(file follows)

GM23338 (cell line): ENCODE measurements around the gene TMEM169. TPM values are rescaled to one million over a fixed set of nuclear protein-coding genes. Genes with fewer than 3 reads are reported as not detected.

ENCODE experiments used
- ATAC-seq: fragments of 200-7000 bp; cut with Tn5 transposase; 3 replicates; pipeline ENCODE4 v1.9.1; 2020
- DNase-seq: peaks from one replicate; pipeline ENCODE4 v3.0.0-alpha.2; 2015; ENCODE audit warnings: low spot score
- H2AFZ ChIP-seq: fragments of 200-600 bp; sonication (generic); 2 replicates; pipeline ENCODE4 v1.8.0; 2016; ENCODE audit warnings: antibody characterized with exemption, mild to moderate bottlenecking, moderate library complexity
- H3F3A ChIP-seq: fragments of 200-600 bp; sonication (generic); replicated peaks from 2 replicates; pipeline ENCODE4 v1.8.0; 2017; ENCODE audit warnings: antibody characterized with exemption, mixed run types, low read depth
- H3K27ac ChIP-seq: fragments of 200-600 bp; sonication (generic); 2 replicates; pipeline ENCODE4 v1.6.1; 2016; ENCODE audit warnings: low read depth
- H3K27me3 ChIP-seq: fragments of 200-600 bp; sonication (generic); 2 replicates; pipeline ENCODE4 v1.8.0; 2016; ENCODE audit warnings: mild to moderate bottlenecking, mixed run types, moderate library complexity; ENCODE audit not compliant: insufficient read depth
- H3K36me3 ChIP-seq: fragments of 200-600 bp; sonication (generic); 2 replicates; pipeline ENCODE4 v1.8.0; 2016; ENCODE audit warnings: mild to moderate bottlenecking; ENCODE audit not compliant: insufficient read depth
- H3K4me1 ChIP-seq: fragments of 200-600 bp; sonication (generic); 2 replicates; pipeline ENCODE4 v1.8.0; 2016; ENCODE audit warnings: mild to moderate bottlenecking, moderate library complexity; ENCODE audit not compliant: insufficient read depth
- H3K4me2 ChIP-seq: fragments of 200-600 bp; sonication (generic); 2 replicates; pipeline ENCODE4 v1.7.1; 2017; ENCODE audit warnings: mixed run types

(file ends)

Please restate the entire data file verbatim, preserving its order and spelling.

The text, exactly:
GM23338 (cell line): ENCODE measurements around the gene TMEM169. TPM values are rescaled to one million over a fixed set of nuclear protein-coding genes. Genes with fewer than 3 reads are reported as not detected.

ENCODE experiments used
- ATAC-seq: fragments of 200-7000 bp; cut with Tn5 transposase; 3 replicates; pipeline ENCODE4 v1.9.1; 2020
- DNase-seq: peaks from one replicate; pipeline ENCODE4 v3.0.0-alpha.2; 2015; ENCODE audit warnings: low spot score
- H2AFZ ChIP-seq: fragments of 200-600 bp; sonication (generic); 2 replicates; pipeline ENCODE4 v1.8.0; 2016; ENCODE audit warnings: antibody characterized with exemption, mild to moderate bottlenecking, moderate library complexity
- H3F3A ChIP-seq: fragments of 200-600 bp; sonication (generic); replicated peaks from 2 replicates; pipeline ENCODE4 v1.8.0; 2017; ENCODE audit warnings: antibody characterized with exemption, mixed run types, low read depth
- H3K27ac ChIP-seq: fragments of 200-600 bp; sonication (generic); 2 replicates; pipeline ENCODE4 v1.6.1; 2016; ENCODE audit warnings: low read depth
- H3K27me3 ChIP-seq: fragments of 200-600 bp; sonication (generic); 2 replicates; pipeline ENCODE4 v1.8.0; 2016; ENCODE audit warnings: mild to moderate bottlenecking, mixed run types, moderate library complexity; ENCODE audit not compliant: insufficient read depth
- H3K36me3 ChIP-seq: fragments of 200-600 bp; sonication (generic); 2 replicates; pipeline ENCODE4 v1.8.0; 2016; ENCODE audit warnings: mild to moderate bottlenecking; ENCODE audit not compliant: insufficient read depth
- H3K4me1 ChIP-seq: fragments of 200-600 bp; sonication (generic); 2 replicates; pipeline ENCODE4 v1.8.0; 2016; ENCODE audit warnings: mild to moderate bottlenecking, moderate library complexity; ENCODE audit not compliant: insufficient read depth
- H3K4me2 ChIP-seq: fragments of 200-600 bp; sonication (generic); 2 replicates; pipeline ENCODE4 v1.7.1; 2017; ENCODE audit warnings: mixed run types